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See also: Newcomer and new-comer

Contents

EnglishEdit

EtymologyEdit

From new- +‎ comer. Compare Old English nīwcumen (new comer, neophyte, novice).

PronunciationEdit

NounEdit

newcomer (plural newcomers)

  1. One who has recently come to a community; a recent arrival.
    • 1915, Emerson Hough, The Purchase Price, chapterI:
      This new-comer was a man who in any company would have seemed striking. In complexion fair, and with blue or gray eyes, he was tall as any Viking, as broad in the shoulder.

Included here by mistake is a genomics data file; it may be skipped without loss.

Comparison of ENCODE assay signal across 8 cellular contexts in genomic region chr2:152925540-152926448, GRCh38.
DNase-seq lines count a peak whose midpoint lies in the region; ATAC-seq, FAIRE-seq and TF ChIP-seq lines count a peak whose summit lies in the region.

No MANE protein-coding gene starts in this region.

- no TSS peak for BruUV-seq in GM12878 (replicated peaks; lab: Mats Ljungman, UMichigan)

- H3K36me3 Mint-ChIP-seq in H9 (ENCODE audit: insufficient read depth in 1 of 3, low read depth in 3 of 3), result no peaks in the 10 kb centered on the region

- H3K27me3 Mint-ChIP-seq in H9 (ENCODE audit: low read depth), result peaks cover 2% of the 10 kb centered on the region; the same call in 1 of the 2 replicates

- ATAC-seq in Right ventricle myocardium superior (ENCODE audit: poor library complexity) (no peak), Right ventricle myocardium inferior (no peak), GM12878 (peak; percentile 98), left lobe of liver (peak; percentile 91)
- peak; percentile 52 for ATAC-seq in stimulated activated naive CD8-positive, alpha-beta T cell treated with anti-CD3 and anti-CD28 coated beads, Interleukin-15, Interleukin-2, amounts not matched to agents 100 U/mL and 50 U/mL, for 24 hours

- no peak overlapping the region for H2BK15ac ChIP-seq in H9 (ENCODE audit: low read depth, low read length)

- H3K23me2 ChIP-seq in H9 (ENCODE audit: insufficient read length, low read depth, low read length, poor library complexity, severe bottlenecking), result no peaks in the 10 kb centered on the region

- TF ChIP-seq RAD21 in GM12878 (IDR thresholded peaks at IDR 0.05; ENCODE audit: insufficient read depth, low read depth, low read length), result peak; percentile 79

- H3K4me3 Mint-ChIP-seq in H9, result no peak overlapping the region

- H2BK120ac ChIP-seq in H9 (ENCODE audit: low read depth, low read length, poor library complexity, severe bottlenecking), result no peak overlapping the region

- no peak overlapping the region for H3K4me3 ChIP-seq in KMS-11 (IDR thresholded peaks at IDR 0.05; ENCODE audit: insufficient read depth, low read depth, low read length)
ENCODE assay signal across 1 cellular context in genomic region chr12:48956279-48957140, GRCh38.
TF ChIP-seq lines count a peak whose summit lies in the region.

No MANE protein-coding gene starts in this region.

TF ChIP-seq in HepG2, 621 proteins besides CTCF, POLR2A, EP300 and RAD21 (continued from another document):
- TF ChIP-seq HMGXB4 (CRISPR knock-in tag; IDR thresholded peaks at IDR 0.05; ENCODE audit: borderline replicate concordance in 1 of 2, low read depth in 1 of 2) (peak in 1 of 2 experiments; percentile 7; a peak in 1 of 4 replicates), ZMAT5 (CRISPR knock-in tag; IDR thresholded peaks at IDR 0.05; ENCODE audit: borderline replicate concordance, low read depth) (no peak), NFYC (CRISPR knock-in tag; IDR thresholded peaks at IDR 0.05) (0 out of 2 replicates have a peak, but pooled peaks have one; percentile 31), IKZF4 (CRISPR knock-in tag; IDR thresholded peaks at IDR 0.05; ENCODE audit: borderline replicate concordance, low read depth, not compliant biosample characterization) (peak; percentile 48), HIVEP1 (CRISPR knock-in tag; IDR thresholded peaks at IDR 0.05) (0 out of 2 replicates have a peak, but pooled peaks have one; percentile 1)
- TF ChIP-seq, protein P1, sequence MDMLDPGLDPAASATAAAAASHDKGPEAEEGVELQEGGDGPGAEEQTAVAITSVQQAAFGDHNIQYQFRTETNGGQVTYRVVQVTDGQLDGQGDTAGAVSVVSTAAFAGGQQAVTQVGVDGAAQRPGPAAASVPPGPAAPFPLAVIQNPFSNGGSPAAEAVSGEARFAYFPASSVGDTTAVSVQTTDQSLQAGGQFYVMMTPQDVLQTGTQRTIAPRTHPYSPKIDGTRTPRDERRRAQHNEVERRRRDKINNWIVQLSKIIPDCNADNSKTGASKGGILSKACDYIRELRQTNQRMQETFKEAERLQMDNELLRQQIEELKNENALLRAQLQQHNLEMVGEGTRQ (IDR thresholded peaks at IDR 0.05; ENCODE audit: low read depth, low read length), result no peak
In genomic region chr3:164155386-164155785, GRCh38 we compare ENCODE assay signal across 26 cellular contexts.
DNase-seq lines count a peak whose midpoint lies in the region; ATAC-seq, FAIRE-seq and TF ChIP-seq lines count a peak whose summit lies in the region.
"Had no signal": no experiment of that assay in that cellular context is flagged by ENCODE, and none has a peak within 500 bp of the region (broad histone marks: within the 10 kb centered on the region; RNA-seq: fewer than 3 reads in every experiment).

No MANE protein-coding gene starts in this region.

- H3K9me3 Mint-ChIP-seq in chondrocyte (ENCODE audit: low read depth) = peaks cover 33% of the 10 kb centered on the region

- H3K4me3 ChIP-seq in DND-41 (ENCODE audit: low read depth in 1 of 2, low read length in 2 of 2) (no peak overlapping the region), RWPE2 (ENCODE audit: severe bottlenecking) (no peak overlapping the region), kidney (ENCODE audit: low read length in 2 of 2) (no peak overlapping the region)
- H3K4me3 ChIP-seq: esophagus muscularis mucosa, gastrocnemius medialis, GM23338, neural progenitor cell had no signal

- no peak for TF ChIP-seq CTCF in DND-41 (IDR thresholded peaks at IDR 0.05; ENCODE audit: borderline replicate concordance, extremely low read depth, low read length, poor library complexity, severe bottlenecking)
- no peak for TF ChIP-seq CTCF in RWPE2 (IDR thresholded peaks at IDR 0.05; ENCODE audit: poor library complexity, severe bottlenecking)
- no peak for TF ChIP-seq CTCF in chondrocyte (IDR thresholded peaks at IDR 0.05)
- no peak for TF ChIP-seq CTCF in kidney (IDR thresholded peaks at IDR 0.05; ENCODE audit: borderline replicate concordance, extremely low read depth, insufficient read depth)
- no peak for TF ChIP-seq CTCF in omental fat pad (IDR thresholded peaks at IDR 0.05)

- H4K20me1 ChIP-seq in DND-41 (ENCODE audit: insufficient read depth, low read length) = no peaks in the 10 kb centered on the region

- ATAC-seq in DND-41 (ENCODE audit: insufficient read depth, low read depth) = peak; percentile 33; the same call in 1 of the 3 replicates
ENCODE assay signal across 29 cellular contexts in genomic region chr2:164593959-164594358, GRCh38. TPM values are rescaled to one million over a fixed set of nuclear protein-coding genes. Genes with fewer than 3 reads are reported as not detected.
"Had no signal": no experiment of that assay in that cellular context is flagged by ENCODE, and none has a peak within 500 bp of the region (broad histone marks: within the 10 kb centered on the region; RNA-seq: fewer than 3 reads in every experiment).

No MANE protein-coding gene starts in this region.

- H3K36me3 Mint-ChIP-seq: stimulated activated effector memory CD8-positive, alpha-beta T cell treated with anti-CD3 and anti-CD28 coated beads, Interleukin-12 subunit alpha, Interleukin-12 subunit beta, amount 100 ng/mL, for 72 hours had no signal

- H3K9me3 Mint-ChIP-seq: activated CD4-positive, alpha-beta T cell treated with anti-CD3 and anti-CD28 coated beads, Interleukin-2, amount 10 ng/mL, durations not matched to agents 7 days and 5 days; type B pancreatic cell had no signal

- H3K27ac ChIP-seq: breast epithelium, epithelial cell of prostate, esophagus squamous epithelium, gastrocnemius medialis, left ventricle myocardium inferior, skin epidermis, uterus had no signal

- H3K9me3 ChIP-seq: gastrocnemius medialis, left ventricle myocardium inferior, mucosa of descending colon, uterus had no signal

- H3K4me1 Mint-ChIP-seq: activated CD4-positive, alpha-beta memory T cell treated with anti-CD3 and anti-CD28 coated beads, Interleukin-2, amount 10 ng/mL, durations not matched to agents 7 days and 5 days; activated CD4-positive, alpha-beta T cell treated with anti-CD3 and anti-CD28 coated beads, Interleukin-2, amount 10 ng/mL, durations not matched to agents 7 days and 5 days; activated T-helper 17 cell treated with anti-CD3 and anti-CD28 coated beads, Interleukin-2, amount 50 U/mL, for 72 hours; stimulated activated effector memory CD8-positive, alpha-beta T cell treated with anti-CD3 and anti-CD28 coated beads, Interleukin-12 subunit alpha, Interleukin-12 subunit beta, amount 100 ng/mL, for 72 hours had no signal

• 1963, Margery Allingham, chapter 19, in The China Governess[1]:
      As soon as Julia returned with a constable, Timothy, who was on the point of exhaustion, prepared to give over to him gratefully. The newcomer turned out to be a powerful youngster, fully trained and eager to help, and he stripped off his tunic at once.
  2. A new participant in some activity; a neophyte.

SynonymsEdit

TranslationsEdit

The translations below need to be checked and inserted above into the appropriate translation tables, removing any numbers. Numbers do not necessarily match those in definitions. See instructions at Wiktionary:Entry layout#Translations.